Cascading communication is a process that defines how all impacted stakeholders will receive aligned and accurate information about a school district decision. Key words at key times is all about what
the message is. Cascading is about who
will hear it and when
. Organizational leaders must plan how information will be relayed to both internal and external stakeholders and determine what level of information is needed by whom at what time. If we are not systematic about this process, it’s confusing for receivers of the information, and it can erode trust. One size doesn’t fit all.
To communicate differently, we must share a common message but make it relevant for each stakeholder group. We need to think about it with an “other centeredness” that asks “what do they need to know?” When you discuss the implementation of standards-based grading, for instance, a board of education needs different detail than what your community expects. Your faculty members who will be implementing a new assessment system will require a higher level of detail.
In addition, it helps to think of cascading messages with a sense of timing. Big school district decisions require a communication plan that clearly outlines who will hear what at what time. This intentionality about messaging and cascading it to all audiences will build clarity and cohesion around the work.
» Rolling out survey results.
Nothing seems more frustrating than completing a survey as a participant and never knowing if anything was done with the results. It’s irritating to commit the time to offer our opinions and never learn if our input even mattered.
School district leaders are using more and more parent satisfaction, employee engagement and community input surveys to determine how well their schools are serving constituents. While these surveys inform our decision making, they also can be a tool to heighten communication, trust and engagement — but only if we take the next key step and roll out the results for input.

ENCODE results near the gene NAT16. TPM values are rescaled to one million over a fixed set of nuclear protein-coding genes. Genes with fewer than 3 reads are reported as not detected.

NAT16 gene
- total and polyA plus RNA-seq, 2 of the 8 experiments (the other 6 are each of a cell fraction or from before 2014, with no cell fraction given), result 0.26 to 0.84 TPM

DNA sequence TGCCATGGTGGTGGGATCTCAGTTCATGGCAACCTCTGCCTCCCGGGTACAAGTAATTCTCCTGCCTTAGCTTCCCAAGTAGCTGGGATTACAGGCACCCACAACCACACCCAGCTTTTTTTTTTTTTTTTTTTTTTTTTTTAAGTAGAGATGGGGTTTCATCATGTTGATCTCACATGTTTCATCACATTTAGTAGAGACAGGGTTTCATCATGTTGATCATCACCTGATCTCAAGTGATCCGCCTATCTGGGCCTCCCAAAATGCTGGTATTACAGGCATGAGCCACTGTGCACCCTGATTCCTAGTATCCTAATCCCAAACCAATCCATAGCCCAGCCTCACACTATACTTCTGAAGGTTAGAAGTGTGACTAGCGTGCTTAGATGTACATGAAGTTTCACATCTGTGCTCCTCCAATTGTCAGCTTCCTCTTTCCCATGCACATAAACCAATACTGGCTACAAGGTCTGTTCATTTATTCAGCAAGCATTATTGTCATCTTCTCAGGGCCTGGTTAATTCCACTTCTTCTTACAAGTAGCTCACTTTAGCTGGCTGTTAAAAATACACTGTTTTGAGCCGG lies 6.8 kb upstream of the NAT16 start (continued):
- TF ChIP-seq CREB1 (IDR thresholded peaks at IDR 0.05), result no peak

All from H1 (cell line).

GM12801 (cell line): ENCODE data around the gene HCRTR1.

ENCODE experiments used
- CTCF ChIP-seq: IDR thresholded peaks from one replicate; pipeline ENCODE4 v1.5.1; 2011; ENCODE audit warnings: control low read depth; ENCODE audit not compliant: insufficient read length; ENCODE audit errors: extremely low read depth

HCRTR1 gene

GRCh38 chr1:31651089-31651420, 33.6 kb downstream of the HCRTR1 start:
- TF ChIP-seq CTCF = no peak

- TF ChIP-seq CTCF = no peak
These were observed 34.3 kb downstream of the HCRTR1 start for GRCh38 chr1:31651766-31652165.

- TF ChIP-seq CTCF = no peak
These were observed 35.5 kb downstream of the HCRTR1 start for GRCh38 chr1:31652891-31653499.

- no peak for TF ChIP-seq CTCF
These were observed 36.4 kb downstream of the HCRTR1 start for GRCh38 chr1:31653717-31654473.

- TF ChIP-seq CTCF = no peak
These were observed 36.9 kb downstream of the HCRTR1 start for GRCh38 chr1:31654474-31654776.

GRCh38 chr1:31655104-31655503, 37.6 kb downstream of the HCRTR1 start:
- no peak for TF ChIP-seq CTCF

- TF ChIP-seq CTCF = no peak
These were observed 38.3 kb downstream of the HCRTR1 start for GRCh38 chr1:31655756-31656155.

Distributing the survey results can’t be the end of the process. It must start a new step of engagement where we bring together those who participated in the survey, roll out the survey results and ask for more input. That’s what makes it a true continuous improvement process.
By sharing survey results in a meeting setting, rather than just in a memo or newsletter, we increase engagement and our opportunity to learn as organizational leaders. Imagine rolling out your results from an employee engagement survey. As part of this process, we would invite faculty and staff and share the data. We would focus in on the top three survey results and probe on what specific actions the organization is taking that are contributing to the higher survey score. Then by asking questions concerning our three lowest scoring areas, we can learn what people want that we aren’t delivering.
Say our lowest score was in holding meetings that are productive and efficient. What could I do as the organizational leader to hold better meetings? Our stance must be one of learner. We can’t be defensive or rationalizing.
As leaders, if we use the survey rollout process as an opportunity to reflect and grow, we will improve our leadership and our school districts. If you think of the plan, do, study, act cycle, taking time to roll out results in a face-to-face setting allows us to enhance the study portion of the cycle more intently. It adds richness to the process by adding a focus group element to the process, which allows us to better make sense of the survey data.
Following the results rollout meeting, it’s important to let people know what actions you will take in light of the survey results — even if it’s a small step. In this way, you are communicating your desire to use the survey results to grow as a leader.
The action step doesn’t need to be major in scope. Say the lowest-scoring survey question was “My leader-led staff meetings make efficient use of time and are productive” and during the rollout meeting you learned that people want more time to engage. Your key action as a leader might be to restructure how time is used in your meetings and deliver 10 minutes of updates and information, thereby allowing for an additional 20 minutes for structured idea sharing and learning.
While the particular action you take is important, it’s equally important to let people know the survey results prompted a change in your leadership and you took action. That’s what builds the trusting relationship.
Communication is the language of leadership. We can build our skills as leaders by being intentional in messaging.
, former superintendent in Pewaukee, Wis., is senior director and coach at Studer Education in Pensacola, Fla. Twitter: @jasternke